I was struck recently by the prevalence of emoticons on social media – I rarely post a message to friends without typing at least one smiley face (and often several). But why do I do it? I can dimly remember a time pre-internet when emoticons simply didn’t exist, and we seemed to manage without too many misunderstandings. Even when email first came out (before instant messaging), I never worried overmuch about conveying emotion, other than through words.
I wanted to see if anybody has taken an academic look at how and why these representative symbols of human emotion have become so seemingly critical to online communication. What I found really surprised me (see here for more information on the following and emoticons in general):
Emoticons have changed our brains
Churches et al (2014) found that when we see a ‘smiley face’ emoticon, we not only recognise the emotion it represents, but the same part of the brain is activated which activates when we see a real human face. This activation isn’t instinctive: emoticons are, in essence, just lines on a screen. However, our brains now trigger as though we were looking at a person – we have evolved. You can also see this effect by its absence – invert an emoticon – in this altered configuration the effect is lost, and the marks become simple punctuation again. This video gives a great rundown of the findings:
Emoticon use and social power
There is some evidence that use of positive and negative emoticons is linked to social power. Tchokni et al carried out research in 2014 on more than 31 million tweets. They found there was a correlation between influential social media users (measured by various metrics such as number of followers and Klout score (Tchokni et al, 2014, p.1)) and use of emoticons. Powerful users used emoticons more often and, interestingly, also used emoticons mainly associated with positive emotions.
The study also found lower status social media users did not only use emoticons less often but chose to use those that were linked with negative emotions. This may suggest any one of several possibilities including: users with lower influence did not frequently write posts expressing emotion; expressing negative emotion online lowers social media influence; or that users with high influence felt confident enough to guide their reader’s emotional responses. Further research would need to be carried out to confirm if any of these theories are correct.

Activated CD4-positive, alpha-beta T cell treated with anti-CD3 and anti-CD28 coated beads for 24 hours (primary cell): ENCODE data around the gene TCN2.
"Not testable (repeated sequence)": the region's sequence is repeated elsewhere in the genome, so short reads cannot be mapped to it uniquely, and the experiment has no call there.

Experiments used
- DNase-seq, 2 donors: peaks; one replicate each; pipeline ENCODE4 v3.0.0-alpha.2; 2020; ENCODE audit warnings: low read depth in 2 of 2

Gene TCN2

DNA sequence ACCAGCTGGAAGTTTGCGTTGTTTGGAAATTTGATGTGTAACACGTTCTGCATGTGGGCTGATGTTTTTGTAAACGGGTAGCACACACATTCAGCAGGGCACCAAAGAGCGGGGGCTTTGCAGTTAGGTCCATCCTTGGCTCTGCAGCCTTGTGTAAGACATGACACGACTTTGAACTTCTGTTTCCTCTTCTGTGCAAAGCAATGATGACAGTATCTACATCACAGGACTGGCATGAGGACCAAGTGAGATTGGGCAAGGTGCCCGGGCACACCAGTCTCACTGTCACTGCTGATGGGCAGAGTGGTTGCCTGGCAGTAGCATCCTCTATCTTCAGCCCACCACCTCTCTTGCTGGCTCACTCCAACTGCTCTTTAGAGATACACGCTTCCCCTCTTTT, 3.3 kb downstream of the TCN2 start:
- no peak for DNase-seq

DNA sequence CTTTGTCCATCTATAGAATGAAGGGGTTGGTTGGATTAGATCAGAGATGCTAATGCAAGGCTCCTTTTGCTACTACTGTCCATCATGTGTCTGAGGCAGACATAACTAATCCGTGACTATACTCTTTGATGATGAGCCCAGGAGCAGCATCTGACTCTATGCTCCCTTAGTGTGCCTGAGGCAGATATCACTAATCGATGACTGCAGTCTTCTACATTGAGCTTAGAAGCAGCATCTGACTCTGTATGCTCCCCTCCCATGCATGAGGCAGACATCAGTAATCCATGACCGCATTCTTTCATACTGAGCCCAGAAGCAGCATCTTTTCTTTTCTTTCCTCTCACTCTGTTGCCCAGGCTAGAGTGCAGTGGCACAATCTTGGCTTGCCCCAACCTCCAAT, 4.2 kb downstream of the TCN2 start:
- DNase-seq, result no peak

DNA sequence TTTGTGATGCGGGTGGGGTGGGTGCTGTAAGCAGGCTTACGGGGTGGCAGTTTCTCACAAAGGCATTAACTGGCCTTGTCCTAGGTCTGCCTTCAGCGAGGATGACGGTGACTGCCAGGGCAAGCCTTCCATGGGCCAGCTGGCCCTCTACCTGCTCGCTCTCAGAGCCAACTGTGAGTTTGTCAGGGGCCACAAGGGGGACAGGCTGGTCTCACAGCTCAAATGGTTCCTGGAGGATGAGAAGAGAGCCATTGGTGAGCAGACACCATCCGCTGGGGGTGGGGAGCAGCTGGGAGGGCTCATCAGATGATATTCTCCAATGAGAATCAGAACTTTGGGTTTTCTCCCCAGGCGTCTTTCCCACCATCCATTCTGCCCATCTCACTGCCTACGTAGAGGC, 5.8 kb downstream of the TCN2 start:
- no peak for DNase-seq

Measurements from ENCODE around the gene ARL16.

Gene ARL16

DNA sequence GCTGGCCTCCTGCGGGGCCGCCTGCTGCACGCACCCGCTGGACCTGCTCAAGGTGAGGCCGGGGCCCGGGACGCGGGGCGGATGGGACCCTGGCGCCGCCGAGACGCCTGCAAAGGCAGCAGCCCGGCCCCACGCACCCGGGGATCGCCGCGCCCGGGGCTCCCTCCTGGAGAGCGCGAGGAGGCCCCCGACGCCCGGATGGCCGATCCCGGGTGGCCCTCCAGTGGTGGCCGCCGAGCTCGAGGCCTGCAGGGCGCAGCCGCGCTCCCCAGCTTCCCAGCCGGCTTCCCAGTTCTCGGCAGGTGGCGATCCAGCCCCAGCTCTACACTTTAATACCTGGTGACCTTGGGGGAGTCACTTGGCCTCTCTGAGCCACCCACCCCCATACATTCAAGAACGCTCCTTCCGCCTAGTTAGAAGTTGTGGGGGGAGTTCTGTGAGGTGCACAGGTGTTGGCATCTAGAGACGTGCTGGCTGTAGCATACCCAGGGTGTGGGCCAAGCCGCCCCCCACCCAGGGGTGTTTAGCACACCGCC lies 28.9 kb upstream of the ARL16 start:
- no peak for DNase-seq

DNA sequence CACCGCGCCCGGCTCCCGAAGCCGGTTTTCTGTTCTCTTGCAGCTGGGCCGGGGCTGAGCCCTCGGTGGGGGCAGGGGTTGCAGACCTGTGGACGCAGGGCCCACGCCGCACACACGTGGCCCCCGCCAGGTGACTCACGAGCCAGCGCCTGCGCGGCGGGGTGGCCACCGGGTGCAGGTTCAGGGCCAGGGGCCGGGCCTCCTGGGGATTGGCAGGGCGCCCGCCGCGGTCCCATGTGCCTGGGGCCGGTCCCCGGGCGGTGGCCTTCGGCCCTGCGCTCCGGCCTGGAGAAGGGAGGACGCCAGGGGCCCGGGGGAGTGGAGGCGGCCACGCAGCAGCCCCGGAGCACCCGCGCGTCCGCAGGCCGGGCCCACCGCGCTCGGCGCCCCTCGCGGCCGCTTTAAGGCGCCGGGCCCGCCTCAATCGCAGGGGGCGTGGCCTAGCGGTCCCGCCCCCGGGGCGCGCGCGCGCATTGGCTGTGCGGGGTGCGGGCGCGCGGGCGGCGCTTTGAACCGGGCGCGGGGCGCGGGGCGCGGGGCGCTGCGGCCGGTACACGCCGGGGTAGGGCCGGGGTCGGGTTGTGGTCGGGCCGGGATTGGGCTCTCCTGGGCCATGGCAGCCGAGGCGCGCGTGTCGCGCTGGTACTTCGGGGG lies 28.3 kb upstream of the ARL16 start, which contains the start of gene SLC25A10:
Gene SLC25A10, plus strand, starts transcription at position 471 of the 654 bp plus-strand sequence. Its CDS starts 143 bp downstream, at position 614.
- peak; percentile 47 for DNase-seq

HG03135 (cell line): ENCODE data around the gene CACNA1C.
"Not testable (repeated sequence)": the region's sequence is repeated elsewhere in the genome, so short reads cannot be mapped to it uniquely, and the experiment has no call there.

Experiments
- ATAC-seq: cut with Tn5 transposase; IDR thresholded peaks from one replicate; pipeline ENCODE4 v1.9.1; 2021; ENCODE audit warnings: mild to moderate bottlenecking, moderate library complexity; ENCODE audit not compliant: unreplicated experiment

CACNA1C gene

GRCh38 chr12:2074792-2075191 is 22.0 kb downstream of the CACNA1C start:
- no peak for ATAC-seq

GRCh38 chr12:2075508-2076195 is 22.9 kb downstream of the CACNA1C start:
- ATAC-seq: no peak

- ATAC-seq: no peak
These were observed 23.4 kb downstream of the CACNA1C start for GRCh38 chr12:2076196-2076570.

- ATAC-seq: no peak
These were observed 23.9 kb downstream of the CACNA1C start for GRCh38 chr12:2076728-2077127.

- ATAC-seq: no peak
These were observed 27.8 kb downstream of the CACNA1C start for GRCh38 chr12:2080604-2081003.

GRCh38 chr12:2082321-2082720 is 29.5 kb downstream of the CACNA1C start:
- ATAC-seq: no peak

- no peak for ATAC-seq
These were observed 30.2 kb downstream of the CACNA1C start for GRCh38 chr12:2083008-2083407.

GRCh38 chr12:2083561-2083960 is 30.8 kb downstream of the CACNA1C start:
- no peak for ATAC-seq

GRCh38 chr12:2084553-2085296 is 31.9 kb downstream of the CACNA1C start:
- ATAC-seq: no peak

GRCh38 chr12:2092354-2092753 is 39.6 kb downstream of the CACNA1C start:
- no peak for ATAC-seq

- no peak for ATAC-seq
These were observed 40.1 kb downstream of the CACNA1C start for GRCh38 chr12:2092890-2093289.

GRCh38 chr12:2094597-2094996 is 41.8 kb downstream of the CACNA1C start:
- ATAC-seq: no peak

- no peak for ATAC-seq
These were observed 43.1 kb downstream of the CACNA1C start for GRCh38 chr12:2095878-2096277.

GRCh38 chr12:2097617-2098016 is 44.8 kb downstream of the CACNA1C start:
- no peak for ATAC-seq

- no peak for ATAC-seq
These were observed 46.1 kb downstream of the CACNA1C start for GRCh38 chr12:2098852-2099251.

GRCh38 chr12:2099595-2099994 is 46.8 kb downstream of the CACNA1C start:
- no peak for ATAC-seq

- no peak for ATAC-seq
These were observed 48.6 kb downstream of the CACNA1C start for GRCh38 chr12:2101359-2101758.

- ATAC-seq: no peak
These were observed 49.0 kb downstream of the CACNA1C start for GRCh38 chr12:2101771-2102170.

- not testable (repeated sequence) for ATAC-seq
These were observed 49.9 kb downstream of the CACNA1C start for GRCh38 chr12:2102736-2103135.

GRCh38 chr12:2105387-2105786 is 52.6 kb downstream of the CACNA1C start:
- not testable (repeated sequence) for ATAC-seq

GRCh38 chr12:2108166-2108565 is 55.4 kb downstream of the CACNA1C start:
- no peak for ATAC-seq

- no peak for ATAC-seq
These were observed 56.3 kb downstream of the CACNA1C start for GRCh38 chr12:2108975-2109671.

Are emoticons professional?
I work in an office and have always been taught that emoticons are (at least slightly) unprofessional. However, it seems this may not be the case. A thesis, written by Zhao Yi in 2010, found that using positive emoticons when giving negative feedback decreased the negative feelings and hostility of the recipient. The study was small and only looked at a specific group (college students), so we can’t be certain the results would replicate in a ‘real life’ setting. However, the results are intriguing and may have implications for virtual teams in particular.
Churches et al. 2014. Emoticons in mind: An event-related potential study. Social Neuroscience, 9(2), pp.196-202
DNews. 2014. Emoticons are changing our brains! [Online]. [Accessed 23rd October 2016]. Available from: https://www.youtube.com/watch?v=5htUgnSfg70
Seiter, C. 2014. 7 Reasons to Use Emoticons in your writing and social media, according to science. [Online]. [Accessed 23rd October 2016]. Available from: https://blog.bufferapp.com/7-reasons-use-emoticons-writing-social-media-according-science
Tchokni et al. 2014. Emoticons and phrases: status symbols in social media. International Conference on Web and Social Media.
Yi, Z. 2010. Effects of Emoticons on the Acceptance of Negative Feedback in a Virtual Team. Thesis. City University of Hong Kong